On 21st February 2022, prime minister Boris Johnson announced plans to change the government’s Covid rules, including changes to Statutory Sick Pay for people off work with the virus.
As of 23rd February 2022, the £500 support payment for low-income workers self-isolating has been ceased.
On top of this, from 13th March 2022 the government plans to make Statutory Sick Pay payable from day 4 of self-isolation rather than day 1 as the rules currently dictate. This brings SSP for Covid self-isolation in line with other sicknesses, meaning that it will be treated the same as any other illness going forward.
What do the changes to sick pay mean for you?
Until 13th March 2022, Covid self-isolation has essentially been treated as a “special case” in terms of statutory sick pay as it allowed the claimant to receive payment from the very first day of lost earnings. Soon, however, this will no longer be the case and SSP will revert to being payable from day 4 just like any other sickness.
When you consider the current public health guidance to stay at home for 5 days if you have Covid symptoms, you may realise that this means you’d only be eligible for two days’ worth of SSP. Whilst the 5-day self-isolation is indeed no longer mandatory, it is still very much recommended. It especially impacts those of us who are too sick to return to work after 5 days as they will experience a greater loss of earnings.
Statutory sick pay only entitles the claimant to £96.35 per week, so with these new rules, combined with low-income workers missing out on the £500 support payment, it is easy to see that SSP is scarcely enough to cover the loss of earnings even at the best of times.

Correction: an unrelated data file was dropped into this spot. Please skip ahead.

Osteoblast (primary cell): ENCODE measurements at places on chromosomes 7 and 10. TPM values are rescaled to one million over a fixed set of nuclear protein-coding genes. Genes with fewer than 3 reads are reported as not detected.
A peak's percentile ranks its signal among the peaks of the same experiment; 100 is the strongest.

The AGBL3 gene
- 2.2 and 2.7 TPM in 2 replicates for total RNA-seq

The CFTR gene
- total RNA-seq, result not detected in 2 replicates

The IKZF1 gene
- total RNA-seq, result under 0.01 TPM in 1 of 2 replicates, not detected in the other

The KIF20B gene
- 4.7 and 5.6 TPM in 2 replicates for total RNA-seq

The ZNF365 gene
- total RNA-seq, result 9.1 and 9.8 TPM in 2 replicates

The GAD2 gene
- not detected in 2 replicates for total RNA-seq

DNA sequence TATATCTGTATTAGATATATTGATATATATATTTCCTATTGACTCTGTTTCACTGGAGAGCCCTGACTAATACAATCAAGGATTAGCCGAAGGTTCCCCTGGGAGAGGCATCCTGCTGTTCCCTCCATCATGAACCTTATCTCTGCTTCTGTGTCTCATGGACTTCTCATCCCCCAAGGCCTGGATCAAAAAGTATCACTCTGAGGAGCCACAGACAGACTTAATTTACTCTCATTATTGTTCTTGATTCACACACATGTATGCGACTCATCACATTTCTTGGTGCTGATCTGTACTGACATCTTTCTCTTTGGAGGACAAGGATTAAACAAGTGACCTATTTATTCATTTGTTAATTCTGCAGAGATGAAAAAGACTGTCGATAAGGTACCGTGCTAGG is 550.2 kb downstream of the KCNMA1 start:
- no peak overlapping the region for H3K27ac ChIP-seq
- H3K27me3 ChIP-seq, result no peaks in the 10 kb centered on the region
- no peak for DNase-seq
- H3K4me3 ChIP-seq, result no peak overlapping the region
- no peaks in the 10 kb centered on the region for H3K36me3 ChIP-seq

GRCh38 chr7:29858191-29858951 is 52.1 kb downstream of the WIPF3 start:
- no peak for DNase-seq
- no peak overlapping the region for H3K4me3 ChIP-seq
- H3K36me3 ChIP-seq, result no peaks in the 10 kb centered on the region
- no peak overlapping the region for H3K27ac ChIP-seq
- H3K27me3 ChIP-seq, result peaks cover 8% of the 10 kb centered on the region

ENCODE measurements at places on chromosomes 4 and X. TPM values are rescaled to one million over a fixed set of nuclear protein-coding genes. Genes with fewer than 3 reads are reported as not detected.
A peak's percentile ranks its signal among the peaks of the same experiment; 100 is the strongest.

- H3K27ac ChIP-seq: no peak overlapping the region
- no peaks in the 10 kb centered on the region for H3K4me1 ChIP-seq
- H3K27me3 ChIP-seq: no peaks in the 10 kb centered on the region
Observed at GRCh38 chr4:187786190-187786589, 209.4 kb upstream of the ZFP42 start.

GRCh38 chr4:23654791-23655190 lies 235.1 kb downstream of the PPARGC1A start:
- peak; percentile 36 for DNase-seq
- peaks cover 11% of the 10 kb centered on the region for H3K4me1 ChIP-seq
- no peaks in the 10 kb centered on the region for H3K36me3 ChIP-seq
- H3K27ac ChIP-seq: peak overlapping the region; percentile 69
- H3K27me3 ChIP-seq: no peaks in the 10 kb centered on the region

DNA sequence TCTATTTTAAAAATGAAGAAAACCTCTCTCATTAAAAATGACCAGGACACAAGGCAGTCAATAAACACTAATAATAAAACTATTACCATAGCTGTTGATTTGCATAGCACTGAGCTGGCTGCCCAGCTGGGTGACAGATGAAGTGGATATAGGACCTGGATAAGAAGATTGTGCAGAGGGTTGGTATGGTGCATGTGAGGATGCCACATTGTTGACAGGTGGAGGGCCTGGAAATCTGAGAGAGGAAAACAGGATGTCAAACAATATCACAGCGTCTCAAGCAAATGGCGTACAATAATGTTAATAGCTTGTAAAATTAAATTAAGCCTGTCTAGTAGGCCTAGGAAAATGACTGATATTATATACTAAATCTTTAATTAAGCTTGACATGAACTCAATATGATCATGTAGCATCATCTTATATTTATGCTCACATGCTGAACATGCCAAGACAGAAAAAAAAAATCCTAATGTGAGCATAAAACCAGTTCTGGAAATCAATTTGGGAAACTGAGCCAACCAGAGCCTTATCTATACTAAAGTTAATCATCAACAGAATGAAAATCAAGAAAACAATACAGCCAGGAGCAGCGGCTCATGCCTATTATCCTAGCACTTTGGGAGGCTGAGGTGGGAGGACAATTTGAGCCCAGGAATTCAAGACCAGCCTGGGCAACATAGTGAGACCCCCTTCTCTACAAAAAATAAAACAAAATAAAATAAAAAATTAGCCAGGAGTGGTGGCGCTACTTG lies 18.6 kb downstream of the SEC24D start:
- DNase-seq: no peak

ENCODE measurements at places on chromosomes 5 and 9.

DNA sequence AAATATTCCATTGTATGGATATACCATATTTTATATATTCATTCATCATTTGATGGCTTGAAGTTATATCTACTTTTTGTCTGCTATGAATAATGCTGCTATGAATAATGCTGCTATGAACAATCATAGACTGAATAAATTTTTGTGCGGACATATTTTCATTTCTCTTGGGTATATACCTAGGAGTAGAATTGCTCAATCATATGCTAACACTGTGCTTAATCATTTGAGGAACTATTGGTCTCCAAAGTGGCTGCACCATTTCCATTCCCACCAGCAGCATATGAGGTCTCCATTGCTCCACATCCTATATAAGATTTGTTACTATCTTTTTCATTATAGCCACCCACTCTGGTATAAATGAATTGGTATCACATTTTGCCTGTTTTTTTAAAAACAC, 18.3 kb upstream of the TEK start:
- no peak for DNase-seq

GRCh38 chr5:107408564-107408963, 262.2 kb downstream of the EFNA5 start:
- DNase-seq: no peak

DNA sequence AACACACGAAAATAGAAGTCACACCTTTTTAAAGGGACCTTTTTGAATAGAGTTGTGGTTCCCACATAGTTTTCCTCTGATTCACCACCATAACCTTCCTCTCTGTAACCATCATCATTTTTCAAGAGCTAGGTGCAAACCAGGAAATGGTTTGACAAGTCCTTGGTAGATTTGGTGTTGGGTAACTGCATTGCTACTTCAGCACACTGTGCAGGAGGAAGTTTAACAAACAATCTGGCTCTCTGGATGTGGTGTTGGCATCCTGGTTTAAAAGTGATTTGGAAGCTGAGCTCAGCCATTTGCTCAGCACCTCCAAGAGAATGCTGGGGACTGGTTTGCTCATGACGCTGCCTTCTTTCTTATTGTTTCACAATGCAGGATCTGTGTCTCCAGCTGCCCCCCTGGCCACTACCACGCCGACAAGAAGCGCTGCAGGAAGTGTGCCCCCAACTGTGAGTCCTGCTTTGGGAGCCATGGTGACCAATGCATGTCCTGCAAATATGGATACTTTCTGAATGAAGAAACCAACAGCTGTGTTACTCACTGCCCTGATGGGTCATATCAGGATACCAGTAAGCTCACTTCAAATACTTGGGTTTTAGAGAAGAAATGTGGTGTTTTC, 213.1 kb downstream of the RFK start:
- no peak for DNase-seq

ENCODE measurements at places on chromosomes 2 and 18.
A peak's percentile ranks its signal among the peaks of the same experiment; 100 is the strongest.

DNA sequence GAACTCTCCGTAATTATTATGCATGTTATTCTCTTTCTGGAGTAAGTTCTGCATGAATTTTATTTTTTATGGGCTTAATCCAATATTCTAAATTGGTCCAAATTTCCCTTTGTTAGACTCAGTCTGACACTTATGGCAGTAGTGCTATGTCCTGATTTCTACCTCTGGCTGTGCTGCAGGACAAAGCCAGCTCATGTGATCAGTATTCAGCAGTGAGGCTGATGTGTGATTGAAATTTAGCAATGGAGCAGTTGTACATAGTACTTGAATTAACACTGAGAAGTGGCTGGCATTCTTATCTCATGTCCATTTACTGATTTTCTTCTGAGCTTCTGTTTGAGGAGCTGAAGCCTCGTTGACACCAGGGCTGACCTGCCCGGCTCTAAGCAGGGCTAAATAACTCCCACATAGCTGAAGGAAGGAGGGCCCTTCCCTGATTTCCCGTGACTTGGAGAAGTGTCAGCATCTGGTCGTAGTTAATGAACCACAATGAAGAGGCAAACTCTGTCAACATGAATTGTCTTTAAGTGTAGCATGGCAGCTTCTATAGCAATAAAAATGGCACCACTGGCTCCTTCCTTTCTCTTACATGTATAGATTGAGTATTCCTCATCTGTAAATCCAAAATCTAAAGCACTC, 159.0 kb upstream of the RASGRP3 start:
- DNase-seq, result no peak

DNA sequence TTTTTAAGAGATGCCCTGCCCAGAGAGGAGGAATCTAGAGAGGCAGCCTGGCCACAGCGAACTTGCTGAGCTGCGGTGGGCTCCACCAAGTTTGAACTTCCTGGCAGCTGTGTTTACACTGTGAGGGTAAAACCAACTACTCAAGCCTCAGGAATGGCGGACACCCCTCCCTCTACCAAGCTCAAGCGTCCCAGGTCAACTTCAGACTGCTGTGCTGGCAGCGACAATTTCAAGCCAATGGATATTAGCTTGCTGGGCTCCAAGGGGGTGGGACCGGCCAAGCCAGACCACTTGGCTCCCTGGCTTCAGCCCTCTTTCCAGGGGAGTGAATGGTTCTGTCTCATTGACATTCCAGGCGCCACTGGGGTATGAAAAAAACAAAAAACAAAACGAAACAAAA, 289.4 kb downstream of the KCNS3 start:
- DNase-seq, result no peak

Employers’ sick pay schemes are very rare in the UK today, leaving the vast majority of us vulnerable to the struggles of surviving on £96.35 per week. There are, however, other ways to cover yourself in case you fall ill.
Enter: income protection
An excellent way to avoid the very real struggle caused by loss of earnings and meagre sick pay is to take out an income protection policy.
This type of insurance cover is becoming more and more popular, especially after the events of recent years. In short, income protection insurance is designed to pay a monthly benefit more or less equal to your monthly salary (after tax).
Income protection cover also tends to pay out for 12 – 24 months, as needed, if your GP signs you off work. Compared to SSP, which only pays for a maximum of 28 weeks, it is clear that income protection encompasses a far greater benefit.
Statistically, you are far more likely to need to claim on an income protection policy than any other life insurance product currently available. The money you put into a policy could be paid out many times over should you ever claim.
Here are some statistics on income protection from 2019, according to the Association of British Insurers:
- Almost £670 million paid out in 2019
- Average income protection payout per claim: £20,425.41
- 87.2% of all new claims were successfully paid out
- Number of claims paid: 27,275
Find out more about income protection and how it can help you by clicking here.